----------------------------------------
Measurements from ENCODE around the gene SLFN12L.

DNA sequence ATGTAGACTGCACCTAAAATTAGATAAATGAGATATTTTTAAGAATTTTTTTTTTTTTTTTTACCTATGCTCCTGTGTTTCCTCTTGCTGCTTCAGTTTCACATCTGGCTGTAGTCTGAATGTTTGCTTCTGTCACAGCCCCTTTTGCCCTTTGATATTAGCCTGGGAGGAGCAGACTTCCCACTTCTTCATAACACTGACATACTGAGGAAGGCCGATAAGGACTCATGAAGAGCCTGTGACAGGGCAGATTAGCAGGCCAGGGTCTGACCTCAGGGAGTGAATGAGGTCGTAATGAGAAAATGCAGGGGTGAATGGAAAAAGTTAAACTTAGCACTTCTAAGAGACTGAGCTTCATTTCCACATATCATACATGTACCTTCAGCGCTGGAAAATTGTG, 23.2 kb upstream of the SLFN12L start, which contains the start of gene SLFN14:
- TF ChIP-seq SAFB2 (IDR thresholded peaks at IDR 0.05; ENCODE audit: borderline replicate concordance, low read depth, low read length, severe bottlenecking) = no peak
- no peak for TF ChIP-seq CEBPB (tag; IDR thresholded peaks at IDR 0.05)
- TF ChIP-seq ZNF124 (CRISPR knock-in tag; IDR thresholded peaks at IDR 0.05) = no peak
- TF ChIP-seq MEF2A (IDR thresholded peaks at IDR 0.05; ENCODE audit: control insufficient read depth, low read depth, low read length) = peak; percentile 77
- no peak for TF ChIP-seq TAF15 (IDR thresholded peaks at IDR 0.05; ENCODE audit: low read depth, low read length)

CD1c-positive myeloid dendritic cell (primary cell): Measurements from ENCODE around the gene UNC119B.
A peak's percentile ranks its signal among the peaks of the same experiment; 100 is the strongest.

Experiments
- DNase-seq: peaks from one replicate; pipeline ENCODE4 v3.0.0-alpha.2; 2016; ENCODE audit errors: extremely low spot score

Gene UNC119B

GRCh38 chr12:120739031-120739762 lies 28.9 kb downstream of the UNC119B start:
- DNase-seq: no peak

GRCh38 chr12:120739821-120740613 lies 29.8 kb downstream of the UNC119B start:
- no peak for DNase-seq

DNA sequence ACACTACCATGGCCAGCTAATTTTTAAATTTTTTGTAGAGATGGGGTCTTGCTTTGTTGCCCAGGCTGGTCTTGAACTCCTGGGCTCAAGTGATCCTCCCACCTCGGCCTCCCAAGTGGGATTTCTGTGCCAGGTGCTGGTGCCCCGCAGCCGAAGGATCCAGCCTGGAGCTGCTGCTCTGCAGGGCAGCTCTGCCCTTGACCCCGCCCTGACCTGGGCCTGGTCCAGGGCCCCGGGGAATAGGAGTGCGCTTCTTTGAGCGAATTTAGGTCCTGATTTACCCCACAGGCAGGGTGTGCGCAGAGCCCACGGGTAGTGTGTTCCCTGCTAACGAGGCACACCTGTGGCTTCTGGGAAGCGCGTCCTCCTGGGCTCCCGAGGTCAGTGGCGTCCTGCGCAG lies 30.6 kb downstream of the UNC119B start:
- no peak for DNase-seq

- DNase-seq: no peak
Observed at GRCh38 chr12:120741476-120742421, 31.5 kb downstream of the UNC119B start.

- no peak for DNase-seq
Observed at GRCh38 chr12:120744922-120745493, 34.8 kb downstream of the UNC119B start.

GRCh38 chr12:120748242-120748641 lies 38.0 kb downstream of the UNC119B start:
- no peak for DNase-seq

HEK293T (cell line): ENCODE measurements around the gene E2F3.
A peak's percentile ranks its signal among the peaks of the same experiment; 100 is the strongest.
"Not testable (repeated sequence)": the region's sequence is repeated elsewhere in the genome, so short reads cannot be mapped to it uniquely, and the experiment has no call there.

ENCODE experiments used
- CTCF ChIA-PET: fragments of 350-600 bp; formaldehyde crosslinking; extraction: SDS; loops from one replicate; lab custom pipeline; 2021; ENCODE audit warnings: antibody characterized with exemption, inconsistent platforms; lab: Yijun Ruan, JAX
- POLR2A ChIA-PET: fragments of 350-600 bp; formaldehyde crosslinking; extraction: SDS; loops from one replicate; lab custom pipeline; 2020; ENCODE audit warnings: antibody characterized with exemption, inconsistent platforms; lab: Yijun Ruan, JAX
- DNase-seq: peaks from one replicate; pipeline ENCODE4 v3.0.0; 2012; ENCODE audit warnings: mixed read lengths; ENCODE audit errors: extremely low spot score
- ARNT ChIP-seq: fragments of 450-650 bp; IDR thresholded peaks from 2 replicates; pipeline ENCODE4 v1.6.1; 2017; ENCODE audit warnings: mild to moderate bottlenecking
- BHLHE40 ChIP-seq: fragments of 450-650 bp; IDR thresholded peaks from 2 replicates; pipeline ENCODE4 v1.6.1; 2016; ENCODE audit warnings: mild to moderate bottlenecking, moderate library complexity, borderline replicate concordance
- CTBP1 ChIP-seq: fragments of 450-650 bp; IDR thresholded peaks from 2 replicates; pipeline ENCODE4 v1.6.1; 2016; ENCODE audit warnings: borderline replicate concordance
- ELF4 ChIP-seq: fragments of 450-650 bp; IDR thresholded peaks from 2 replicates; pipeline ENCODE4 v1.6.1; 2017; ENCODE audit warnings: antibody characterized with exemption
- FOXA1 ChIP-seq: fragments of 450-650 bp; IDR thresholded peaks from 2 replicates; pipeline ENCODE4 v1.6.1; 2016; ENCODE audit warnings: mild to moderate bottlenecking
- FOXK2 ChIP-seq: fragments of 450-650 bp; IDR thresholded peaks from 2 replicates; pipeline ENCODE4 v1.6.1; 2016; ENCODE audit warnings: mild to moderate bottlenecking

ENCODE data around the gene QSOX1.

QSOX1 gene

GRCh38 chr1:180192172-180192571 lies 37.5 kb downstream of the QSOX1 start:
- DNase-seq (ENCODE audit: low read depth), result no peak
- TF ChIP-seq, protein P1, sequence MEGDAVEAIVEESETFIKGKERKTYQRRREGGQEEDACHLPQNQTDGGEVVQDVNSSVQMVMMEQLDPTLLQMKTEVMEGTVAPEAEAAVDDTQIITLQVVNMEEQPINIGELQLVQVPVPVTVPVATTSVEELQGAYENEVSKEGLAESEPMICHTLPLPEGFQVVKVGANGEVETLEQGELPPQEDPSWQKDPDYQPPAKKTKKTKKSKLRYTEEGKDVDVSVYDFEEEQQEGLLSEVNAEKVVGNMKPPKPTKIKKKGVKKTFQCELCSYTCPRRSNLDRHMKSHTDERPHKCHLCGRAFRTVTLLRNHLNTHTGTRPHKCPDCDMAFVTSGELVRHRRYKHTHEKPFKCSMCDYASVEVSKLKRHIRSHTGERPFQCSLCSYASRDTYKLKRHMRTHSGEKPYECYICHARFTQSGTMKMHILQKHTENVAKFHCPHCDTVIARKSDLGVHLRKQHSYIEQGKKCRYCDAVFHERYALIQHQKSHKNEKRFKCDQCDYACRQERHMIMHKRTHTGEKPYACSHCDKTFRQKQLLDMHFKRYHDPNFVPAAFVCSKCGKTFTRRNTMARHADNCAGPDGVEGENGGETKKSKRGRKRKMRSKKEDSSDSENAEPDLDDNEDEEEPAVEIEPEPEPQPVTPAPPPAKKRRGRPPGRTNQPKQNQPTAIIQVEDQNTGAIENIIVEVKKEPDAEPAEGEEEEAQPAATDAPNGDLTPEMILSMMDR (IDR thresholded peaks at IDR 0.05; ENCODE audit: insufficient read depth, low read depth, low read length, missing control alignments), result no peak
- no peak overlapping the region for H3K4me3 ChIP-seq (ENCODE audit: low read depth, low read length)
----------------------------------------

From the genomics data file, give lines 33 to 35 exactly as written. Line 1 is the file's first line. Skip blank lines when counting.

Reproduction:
- BHLHE40 ChIP-seq: fragments of 450-650 bp; IDR thresholded peaks from 2 replicates; pipeline ENCODE4 v1.6.1; 2016; ENCODE audit warnings: mild to moderate bottlenecking, moderate library complexity, borderline replicate concordance
- CTBP1 ChIP-seq: fragments of 450-650 bp; IDR thresholded peaks from 2 replicates; pipeline ENCODE4 v1.6.1; 2016; ENCODE audit warnings: borderline replicate concordance
- ELF4 ChIP-seq: fragments of 450-650 bp; IDR thresholded peaks from 2 replicates; pipeline ENCODE4 v1.6.1; 2017; ENCODE audit warnings: antibody characterized with exemption